Dance to the Tune of Life: Biological Relativity
Noble (Denis)
Source: Noble (Denis) - Dance to the Tune of Life: Biological Relativity
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Preface (Full Text)

  1. Introduction
    1. The central message of this book is that living organisms are open systems. That refers to all parts of organisms. All the molecules, organs and systems dance to the tune of the organism and its social context. Those molecules include the sequences of DNA we now call genes.
      • How do all these components of life dance together in harmony?
      • When did their billion-year dance begin?
      • What makes them dance?
      • Why is their dance relativistic?
      • What do we mean by a gene’?
      • What do we mean by ‘life’?
      • How can ‘life’ depend on ‘dead’ molecules?
      • And what is Biological Relativity?
    2. The answers to these questions form the subject of this book. We will also address the question of meaning. Could all this really happen as a consequence of ‘blind chance’? And what could that commonly used phrase possibly mean? What, indeed, do we mean by ‘meaning’? Could meaning itself be subject to a relativity principle: a relativity of epistemology?
    3. If these questions fascinate you, then read on.
    4. You will not need to know a lot of science to understand the book: what you will need is a new set of eyes. I will encourage the reader to adopt the eyes and mind of an inquisitive explorer. The scientific knowledge you need to know will mostly be in the book. If you already know a lot of science, you may need to relearn what you thought you knew. Because the central message is that twentieth-century biology went up the wrong street in the interpretation and presentation of its many impressive discoveries.
    5. The reason is that some very influential twentieth-century biologists presented a simplistic gene-centred view of biology using memorable metaphors and brilliant writing to encourage you to adopt their view. And in this they were very successful. Hardly any biological discovery today is presented in the popular media without reference to the discovery of this or that gene ‘for’ something or other.
    6. This book will show you that there are no genes ‘for’ anything. Living organisms have functions which use genes to make the molecules they need. Genes are used. They are not active causes.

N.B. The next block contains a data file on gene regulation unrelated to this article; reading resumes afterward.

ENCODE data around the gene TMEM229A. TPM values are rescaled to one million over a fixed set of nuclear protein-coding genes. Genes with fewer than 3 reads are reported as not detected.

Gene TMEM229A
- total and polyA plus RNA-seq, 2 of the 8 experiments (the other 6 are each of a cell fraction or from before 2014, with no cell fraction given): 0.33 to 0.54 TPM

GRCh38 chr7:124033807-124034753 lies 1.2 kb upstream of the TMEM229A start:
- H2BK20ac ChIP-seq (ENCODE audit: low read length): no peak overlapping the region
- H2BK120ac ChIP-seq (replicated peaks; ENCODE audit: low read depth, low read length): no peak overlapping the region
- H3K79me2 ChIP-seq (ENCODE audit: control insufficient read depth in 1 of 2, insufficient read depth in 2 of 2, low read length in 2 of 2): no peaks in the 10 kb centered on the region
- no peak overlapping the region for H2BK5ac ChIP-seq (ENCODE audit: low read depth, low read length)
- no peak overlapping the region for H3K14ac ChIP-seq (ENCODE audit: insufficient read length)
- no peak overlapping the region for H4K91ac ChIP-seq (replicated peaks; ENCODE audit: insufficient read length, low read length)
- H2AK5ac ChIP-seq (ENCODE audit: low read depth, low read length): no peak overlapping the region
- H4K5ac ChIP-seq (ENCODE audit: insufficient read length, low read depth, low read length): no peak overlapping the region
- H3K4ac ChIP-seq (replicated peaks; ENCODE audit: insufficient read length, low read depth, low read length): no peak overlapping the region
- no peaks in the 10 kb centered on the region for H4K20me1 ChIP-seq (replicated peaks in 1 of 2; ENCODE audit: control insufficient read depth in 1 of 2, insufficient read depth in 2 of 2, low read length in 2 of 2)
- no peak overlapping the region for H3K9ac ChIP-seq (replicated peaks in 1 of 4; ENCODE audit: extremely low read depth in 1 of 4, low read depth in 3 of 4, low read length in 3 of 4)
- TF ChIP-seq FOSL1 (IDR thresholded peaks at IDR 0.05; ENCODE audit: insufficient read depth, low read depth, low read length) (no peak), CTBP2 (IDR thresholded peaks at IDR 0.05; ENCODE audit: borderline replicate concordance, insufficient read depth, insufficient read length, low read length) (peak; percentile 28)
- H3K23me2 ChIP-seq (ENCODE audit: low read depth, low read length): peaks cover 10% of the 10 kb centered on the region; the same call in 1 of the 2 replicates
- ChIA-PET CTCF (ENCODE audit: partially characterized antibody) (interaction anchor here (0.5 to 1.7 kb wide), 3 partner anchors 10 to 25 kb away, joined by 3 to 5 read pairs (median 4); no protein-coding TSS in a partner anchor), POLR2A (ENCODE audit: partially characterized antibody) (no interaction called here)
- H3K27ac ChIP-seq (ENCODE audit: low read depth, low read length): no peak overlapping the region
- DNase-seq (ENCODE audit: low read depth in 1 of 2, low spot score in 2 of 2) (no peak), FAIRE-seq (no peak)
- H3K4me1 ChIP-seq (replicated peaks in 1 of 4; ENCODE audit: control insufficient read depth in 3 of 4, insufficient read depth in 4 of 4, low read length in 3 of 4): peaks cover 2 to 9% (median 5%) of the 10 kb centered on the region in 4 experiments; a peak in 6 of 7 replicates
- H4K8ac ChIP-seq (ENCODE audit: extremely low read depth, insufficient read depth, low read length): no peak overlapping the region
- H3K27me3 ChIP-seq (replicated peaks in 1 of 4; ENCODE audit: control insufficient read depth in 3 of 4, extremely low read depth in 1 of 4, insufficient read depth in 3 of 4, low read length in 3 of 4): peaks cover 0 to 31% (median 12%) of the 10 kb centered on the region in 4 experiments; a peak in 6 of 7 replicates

7. This book will show you that there is no complete programme in our DNA. Programmes, if useful at all as a concept in biology, are distributed across scales in the organism.
      This book will show you that there is no privileged level of causation, which is a central statement of the theory of Biological Relativity.
    8. It will also show you that we are now far from certain what a gene is, and that many of the confusions and misrepresentations of biology arise from mixing up different definitions of genes and genetics.
    9. We don’t know when DNA first evolved. But it is virtually certain that it already existed two billion years ago. It seems likely that it must have existed for at least a billion years before that. There are fossils of the simplest cells that go back to over three billion years ago.1 So, if genes dance, then they have been doing so for billions of years, in fact for most of the period of the Earth’s existence, which is about 4.5 billion years.
  2. For the Fainthearted
    1. In spite of the sub-title of this book, don’t be afraid if you are not mathematically trained. I promise you that, with the sole exception of Einstein’s iconic equation e = mc2, there are absolutely no equations in the main body of the book. Science could not function properly without mathematics. But, even in the most mathematical areas of science, and biology is rapidly becoming one of those, it is usually possible to explain the concepts in common language, once they have been distilled down from the abstract world of equations.
    2. To help you through some uncharted territory, like the Bellman in Lewis Carroll’s nonsense poem The Hunting of the Snark, remember that ‘what I tell you three times is true'. I have deliberately included a certain amount of repetition in the different chapters, usually by expressing the same concept from a different angle or in a different context. Don’t be alarmed if you think you have read something before. I turn some basic ideas in biology upside down. That takes a certain amount of getting used to. As you read on you may come to welcome those nice reminders of a point that is already half-appreciated. We are all used to this phenomenon in other ways. When we first see an unfamiliar object we easily mistake it for something else, and have to look again. That is even more true for unfamiliar concepts.
    3. As an example, the fact that organisms are what we call open systems is employed in several chapters, from different perspectives. It is by appreciating the full extent of the development of this concept that a reader can come to understand its profound significance.
    4. Although this book is critical of the simplistic way in which twentieth-century biology was often presented, my purpose is certainly not to minimise the phenomenal experimental achievements. It is rather an appeal for scientific humility. We are all prisoners of the cultures in which we find ourselves. Particularly in its theoretical aspects, science cannot be immune from culture even though it often challenges common and received ideas. Perhaps the ultimate principle of relativity is the relativity of knowledge, of epistemology’. That is the title of the last chapter. As you journey from chapter to chapter, fasten your intellectual seatbelts. The ride through the book may jolt many of your present assumptions about the nature of living organisms.
  3. The Sub-Title of the Book: A Challenge for the Future